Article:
Amanda said: “I went to see my GP who prescribed a drug called metformin and recommended I take pregnancy vitamins, and my husband started taking supplements for his health too. I don’t really drink tea or coffee so staying away from caffeine wasn’t a problem, but the big change was losing weight. I ditched sugary drinks for low-calorie versions and had a much healthier diet. It was a lengthy process but really worth it – I felt healthier physically but also psychologically. For me, preparing my body was the most important part of planning for pregnancy; I think if I hadn’t taken that preparation so seriously, we’d probably still be trying.”

Tommy’s developed its free online Planning for Pregnancy tool with Public Health England and the Royal College of Obstetricians & Gynaecologists, after a survey by the charity found 1 in 4 pregnant women had stopped using contraception the same week they decided to try for a baby [5], leaving little time for any changes to support their future family’s health. As well as offering tailored support to physically prepare for pregnancy, it provides helpful information about conception more generally, from fertility and sexual health to mental wellbeing. The tool is also endorsed by NHS England, the Institute of Health Visiting and the Royal College of General Practitioners.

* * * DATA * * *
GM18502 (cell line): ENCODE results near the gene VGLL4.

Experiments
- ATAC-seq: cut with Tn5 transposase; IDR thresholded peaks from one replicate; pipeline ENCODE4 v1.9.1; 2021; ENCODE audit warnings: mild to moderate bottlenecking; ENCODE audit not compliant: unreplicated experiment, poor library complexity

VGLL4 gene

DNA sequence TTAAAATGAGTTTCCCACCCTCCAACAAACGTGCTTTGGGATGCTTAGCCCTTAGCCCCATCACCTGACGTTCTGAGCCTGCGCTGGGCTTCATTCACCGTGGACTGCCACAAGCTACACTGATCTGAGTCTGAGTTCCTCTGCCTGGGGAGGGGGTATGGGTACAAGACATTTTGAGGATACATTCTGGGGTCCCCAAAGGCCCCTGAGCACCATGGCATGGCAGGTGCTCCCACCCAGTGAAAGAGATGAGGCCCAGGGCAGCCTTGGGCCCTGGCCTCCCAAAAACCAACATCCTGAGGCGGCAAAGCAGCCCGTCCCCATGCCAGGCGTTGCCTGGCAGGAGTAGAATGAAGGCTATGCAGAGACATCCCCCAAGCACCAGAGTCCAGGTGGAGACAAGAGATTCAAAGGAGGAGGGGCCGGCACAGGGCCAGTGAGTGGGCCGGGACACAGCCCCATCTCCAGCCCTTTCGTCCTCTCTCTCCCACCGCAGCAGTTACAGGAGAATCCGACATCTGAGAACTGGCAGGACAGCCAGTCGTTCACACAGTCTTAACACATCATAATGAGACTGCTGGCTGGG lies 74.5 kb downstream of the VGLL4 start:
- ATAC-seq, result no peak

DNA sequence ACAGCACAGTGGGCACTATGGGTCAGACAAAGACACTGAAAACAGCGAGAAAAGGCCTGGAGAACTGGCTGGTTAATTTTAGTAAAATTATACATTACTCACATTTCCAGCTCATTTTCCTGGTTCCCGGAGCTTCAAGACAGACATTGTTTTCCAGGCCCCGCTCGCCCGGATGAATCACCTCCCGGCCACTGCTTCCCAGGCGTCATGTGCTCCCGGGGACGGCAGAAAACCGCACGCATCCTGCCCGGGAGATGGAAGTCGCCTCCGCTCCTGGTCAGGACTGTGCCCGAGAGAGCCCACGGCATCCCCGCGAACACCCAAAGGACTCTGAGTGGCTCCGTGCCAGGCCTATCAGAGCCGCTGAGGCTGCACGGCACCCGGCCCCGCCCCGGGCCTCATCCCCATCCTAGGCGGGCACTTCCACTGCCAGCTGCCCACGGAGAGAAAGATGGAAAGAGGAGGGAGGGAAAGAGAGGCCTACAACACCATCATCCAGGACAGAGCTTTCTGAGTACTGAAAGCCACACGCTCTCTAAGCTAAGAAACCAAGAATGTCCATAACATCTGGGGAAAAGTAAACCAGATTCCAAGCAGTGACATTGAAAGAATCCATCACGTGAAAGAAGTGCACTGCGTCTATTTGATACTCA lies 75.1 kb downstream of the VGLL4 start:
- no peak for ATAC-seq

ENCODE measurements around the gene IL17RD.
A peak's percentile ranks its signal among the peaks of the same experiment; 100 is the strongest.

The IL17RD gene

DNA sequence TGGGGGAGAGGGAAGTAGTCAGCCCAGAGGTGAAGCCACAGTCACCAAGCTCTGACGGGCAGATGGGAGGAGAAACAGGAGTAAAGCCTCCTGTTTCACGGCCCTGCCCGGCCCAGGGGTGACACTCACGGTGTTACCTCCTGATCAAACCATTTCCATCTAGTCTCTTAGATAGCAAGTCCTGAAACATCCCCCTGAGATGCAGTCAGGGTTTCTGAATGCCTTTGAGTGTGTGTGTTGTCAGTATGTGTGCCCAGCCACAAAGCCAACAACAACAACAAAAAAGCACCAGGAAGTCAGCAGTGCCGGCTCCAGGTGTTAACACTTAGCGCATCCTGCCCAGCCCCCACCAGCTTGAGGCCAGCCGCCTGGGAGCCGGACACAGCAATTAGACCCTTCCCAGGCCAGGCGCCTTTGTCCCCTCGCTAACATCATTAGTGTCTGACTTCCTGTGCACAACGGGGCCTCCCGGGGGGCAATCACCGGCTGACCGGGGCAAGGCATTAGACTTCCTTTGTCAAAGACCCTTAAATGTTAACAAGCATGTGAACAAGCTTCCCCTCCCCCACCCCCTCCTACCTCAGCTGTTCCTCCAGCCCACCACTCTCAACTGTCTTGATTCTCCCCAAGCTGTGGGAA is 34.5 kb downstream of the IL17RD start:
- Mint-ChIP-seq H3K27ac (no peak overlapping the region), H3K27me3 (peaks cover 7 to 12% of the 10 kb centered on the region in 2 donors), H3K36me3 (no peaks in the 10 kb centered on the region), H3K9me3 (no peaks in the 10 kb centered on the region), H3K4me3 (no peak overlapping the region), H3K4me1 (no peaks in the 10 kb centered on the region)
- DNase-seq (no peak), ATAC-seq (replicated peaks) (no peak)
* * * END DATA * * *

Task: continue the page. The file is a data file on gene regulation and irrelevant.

Professor Viv Bennett, Chief Nurse and director of maternity and early years at Public Health England, commented: “Good preconception health – how women are in the weeks, months and years leading up to pregnancy – plays a crucial role in the health of women and their babies and on into childhood. We need to provide clear information and support women who want to have a family in the future to start making positive changes to improve their health now – in advance of becoming pregnant, to help give every child the best start in life.”

Professor Lesley Regan, President of the Royal College of Obstetricians and Gynaecologists, added: “Nutrition and lifestyle in the preconception period is crucial to having a good pregnancy and birth. Diet, weight and the body’s metabolism prior to conception impacts on the chances of conceiving naturally, having a good pregnancy and delivery, as well as affecting the health of children in their later life. Focussing on the importance of maintaining a healthy diet and weight prior to conception will not only improve the health of individuals, but also the health and quality of life of future generations.”

For more information and personally tailored advice on improving preconception health, visit


Main image: Tommy’s midwife Amina Hatia. Source: Tommy’s




1. 1 Table 1 (page 5)

1.2 Table 3 (page 7)

1.3 29% of under-25s took folic acid compared with 49-55% across older age groups (Table 3, page 7)

1.4 Table 1 (page 5)

1.5 Table 4 (page 8)

1.6 Table 1 (page 5)

1.7 Table 5 (page 9)


3. Of 750 pregnant women surveyed by Tommy’s in June 2018, 67% said they spent three or more months planning for a holiday compared with 20% who spent this long planning for a pregnancy.


5. Of 750 pregnant women surveyed by Tommy’s in June 2018, 39% said they had stopped using contraception during the same week when they made the decision to have a baby.